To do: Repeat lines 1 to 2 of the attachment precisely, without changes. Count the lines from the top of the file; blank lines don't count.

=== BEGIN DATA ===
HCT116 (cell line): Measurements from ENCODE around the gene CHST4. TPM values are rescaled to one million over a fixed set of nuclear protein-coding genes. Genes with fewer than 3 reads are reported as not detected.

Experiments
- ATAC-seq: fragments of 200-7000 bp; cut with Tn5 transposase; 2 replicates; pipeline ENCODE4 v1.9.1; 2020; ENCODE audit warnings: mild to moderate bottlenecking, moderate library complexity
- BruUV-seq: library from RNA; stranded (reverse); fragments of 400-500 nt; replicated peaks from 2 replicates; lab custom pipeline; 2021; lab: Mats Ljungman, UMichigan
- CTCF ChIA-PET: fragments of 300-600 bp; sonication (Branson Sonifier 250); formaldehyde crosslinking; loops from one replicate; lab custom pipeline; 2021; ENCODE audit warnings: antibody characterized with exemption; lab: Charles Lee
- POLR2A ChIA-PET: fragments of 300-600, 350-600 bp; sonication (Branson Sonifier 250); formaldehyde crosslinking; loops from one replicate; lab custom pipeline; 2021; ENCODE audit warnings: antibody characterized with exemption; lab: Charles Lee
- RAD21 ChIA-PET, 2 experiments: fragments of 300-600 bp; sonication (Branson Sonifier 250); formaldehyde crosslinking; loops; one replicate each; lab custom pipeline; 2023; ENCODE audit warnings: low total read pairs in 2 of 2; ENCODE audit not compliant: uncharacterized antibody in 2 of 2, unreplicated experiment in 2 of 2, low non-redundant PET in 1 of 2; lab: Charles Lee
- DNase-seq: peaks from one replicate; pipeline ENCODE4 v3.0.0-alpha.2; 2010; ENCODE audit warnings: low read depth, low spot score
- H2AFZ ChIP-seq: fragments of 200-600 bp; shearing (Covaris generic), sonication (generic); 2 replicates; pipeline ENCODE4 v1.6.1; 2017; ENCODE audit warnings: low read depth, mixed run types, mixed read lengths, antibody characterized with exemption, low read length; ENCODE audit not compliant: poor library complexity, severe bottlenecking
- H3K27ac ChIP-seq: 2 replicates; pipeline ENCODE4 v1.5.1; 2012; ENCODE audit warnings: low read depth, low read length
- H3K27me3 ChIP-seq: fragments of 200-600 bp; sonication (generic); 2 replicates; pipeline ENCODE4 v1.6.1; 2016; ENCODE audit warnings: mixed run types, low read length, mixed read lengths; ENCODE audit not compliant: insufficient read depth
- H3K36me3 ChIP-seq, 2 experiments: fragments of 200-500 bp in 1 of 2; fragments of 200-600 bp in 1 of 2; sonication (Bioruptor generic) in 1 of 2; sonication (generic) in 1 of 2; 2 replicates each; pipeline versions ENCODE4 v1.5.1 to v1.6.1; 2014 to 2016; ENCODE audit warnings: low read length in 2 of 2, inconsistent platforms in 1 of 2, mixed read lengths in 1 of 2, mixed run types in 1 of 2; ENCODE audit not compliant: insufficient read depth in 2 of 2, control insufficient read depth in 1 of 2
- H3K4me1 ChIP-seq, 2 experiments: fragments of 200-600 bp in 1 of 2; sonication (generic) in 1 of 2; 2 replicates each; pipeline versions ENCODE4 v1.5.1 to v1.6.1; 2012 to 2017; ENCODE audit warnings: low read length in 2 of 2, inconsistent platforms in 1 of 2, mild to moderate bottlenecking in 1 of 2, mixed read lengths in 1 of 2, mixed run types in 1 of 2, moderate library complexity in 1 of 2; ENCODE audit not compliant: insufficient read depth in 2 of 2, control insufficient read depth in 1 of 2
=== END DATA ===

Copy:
HCT116 (cell line): Measurements from ENCODE around the gene CHST4. TPM values are rescaled to one million over a fixed set of nuclear protein-coding genes. Genes with fewer than 3 reads are reported as not detected.

Experiments